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Alberta is among the global leaders in carbon capture, utilization and storage (CCUS), and continues to advance this technology to help our province capitalize on emerging opportunities and reduce emissions in industries across the energy sector. Developing carbon storage will help diversify the energy sector, including developing clean hydrogen and supporting the shift towards a net-zero electricity grid.
Demand for this technology from industry is increasing. For example, the oil sands producers’ Pathways Alliance has committed to carbon neutrality by 2050. The alliance is focusing on innovation and technology – such as CCUS – to reach its goal. Other examples include:
- Capital Power’s plan to apply CCS technology at the Genesee 1 and 2 plants
- Dow’s plan to incorporate this technology into the expansion of their petrochemical complex near Edmonton
- Air Products net zero hydrogen complex, which will capture 95% of the carbon which will then be transported and safely stored underground
To help manage the growth of this technology, Alberta is allocating carbon sequestration rights through a competitive process that enables the development of carbon storage hubs. A carbon storage, or sequestration, hub will be an area of pore space, such as rock formations, managed by a company that can effectively plan and enable carbon sequestration of captured carbon dioxide from various emissions sources.
This approach will ensure that carbon capture and sequestration will be deployed in a responsible, safe, and strategic manner. It will be an effective way to avoid challenges associated with numerous, and potentially overlapping, sequestration proposals.
Ensuring public and environmental safety
Alberta has been using carbon storage on a commercial scale since 2015. In fact, the Quest and Alberta Carbon Trunk Line projects have safely captured and stored a total of more than 10 million tonnes of carbon dioxide since starting operations. The Alberta government remains committed to ensuring public and environmental safety as we advance this technology in the province.
Located in the Western Canadian Sedimentary Basin, Alberta has the ideal geology for storing carbon. Rock formations that have securely stored oil and gas for millions of years can also safely store carbon dioxide permanently. Captured carbon dioxide from large-scale projects is stored deep below the earth’s surface, typically more than 1 km underground.
CCUS is a safe and proven technology that is deployed in several other jurisdictions in world, including Saskatchewan, the United States and Norway.
Research demonstrates that various geological trapping mechanisms will contain the carbon dioxide deep underground. Careful site selection and rigorous monitoring serve to ensure the injected carbon dioxide remains sequestered and does not have any impact on fresh water, plants, or the soil.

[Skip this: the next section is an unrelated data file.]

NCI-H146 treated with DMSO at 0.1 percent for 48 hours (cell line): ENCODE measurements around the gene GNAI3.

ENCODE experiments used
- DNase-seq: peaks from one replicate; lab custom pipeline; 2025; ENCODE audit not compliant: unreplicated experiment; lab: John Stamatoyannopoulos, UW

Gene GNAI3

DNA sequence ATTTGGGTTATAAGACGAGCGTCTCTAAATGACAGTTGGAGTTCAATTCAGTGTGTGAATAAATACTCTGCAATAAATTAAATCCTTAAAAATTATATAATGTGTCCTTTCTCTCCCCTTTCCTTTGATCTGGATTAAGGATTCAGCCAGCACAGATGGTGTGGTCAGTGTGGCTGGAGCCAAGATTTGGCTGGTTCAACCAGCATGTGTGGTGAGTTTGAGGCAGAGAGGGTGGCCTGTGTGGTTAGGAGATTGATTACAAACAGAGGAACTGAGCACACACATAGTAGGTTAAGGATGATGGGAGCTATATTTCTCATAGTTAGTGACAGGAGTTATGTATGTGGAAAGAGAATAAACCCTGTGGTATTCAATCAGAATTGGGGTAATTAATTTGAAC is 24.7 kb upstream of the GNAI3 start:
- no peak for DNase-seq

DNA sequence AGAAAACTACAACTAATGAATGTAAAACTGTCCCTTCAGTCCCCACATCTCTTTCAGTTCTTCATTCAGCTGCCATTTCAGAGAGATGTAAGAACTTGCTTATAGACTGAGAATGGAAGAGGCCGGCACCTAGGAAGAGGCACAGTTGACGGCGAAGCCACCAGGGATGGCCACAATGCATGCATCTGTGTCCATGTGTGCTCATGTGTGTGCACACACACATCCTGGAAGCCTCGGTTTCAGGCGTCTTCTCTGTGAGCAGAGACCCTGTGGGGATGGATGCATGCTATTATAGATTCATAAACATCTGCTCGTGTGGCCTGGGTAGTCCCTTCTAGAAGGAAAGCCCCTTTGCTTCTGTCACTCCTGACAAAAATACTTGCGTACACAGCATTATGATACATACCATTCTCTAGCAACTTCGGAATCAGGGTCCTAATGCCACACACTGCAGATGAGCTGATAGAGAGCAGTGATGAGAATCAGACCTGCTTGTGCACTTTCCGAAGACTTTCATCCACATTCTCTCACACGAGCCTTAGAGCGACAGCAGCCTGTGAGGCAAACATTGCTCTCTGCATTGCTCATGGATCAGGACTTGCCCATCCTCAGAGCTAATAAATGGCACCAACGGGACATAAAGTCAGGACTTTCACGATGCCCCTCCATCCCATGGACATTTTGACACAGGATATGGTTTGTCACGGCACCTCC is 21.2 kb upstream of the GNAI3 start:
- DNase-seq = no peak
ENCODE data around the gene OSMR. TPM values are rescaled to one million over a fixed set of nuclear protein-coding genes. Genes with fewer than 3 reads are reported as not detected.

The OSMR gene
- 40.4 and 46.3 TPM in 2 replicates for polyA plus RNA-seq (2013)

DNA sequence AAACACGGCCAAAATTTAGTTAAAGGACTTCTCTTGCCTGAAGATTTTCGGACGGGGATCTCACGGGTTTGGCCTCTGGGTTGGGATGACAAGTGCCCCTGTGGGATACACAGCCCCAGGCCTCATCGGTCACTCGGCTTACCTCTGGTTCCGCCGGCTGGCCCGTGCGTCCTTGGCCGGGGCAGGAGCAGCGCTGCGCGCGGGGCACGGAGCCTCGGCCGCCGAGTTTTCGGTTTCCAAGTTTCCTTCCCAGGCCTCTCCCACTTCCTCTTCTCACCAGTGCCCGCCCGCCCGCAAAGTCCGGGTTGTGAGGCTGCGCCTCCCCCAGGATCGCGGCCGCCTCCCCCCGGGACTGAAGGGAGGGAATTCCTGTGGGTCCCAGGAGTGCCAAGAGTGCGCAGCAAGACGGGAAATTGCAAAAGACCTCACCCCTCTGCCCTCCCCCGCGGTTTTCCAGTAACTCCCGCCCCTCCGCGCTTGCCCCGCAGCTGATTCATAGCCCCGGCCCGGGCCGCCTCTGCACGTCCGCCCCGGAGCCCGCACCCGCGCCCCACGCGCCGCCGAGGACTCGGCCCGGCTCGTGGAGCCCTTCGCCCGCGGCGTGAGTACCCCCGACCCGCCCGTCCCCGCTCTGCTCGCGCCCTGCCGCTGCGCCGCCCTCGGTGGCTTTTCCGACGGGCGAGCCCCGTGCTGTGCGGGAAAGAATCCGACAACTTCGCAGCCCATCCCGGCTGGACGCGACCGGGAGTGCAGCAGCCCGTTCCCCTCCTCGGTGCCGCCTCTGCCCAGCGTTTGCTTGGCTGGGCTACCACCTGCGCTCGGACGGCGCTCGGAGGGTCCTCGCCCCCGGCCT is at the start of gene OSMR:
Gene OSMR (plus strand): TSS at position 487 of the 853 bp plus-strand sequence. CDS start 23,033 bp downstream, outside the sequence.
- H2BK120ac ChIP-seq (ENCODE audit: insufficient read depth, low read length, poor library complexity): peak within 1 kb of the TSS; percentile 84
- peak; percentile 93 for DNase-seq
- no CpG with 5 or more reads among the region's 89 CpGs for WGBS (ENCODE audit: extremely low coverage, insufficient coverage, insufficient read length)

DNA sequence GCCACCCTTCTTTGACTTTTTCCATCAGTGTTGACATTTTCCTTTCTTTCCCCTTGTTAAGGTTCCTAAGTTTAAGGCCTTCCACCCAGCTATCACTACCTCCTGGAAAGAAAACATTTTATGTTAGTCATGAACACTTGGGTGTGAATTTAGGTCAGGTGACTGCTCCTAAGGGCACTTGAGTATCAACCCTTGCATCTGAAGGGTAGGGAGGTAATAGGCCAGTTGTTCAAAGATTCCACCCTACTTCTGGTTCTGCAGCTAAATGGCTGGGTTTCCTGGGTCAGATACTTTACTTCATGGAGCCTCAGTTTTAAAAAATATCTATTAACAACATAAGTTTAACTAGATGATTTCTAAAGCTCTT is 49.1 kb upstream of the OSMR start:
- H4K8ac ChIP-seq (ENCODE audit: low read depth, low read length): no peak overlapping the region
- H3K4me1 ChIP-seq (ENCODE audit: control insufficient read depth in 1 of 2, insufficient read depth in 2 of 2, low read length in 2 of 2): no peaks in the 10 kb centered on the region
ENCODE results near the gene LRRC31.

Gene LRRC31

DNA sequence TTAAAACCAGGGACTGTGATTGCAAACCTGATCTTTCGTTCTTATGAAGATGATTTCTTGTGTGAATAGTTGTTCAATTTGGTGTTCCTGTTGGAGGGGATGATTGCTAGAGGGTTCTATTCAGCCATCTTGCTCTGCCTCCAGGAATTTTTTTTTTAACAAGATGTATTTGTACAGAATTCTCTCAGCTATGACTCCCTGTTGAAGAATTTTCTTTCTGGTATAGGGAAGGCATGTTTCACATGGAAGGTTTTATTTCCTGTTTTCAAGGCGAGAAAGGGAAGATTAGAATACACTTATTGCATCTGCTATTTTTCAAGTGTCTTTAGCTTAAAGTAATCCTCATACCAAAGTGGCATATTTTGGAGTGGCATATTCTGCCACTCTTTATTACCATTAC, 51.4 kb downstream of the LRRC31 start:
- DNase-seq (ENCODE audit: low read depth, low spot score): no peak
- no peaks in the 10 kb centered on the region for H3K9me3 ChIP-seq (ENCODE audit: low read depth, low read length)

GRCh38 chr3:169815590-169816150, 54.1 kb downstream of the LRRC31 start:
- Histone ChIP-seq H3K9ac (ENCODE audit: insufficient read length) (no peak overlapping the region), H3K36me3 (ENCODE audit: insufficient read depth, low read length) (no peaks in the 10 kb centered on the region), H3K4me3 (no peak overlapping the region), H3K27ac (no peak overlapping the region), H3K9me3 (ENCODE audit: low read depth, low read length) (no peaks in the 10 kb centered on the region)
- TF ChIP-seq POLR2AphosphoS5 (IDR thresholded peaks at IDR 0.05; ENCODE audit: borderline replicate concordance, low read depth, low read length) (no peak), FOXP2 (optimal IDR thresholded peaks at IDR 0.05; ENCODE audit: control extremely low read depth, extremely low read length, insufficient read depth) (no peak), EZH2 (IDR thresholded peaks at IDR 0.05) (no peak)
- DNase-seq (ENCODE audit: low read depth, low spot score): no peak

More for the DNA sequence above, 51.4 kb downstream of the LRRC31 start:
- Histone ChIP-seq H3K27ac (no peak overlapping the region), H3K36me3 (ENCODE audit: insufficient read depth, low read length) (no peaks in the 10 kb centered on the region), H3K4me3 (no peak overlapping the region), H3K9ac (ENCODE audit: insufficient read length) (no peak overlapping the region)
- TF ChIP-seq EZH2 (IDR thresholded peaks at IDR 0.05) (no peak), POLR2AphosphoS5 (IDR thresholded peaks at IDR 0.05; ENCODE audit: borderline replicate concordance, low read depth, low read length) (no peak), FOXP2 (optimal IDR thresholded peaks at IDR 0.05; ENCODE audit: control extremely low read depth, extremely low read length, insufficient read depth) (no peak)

Read the energy fact sheet (PDF, 388 KB) for more information on the safety of carbon capture and storage.
Approval process for developing carbon storage hubs
Alberta has the processes in place to advance the development of carbon storage hubs while protecting the safety of Albertans and the environment. Companies selected to explore the development of carbon storage hubs will assess the suitability and safety of their locations. Once the proposed project demonstrates it can provide safe and permanent storage, the company may apply to government for the right to inject captured carbon dioxide. This agreement will also ensure that they will provide open access and affordable use of the hub.
Evaluating the potential of carbon storage hubs is the first of many steps required before they can be used. Other steps include ongoing monitoring, measurement and verification activities, as well as consultation with land owners, municipalities and other stakeholders.
In addition, for a proposal to move forward, the operator will need to obtain approvals from the Alberta Energy Regulator (AER) to ensure the activity is safe and environmentally responsible.
For more information about the AER approval process, see Carbon Capture, Utilization, and Storage.
Granting carbon sequestration tenure
The Alberta government recognizes the need for timely and safe development of sequestration hubs and allocation of sequestration pore space.
The Request for Full Project Proposals (RFPP) process will ultimately facilitate the granting of a carbon sequestration agreement (agreement) to the successful proponent(s), establish the boundaries of the location, and facilitate the hub manager role. The intent of this agreement is to:
- Grant the successful proponent the right to drill wells, conduct evaluation and testing, establish monitoring baselines, and inject captured carbon dioxide into deep subsurface formations within previously defined zones for sequestration, while also:
- Placing requirements on the agreement holder that include:
- managing the development of the hub and the efficient use of the pore space
- ensuring open access to affordable use of the hub where appropriate
- providing just and reasonable cost recovery to the agreement holder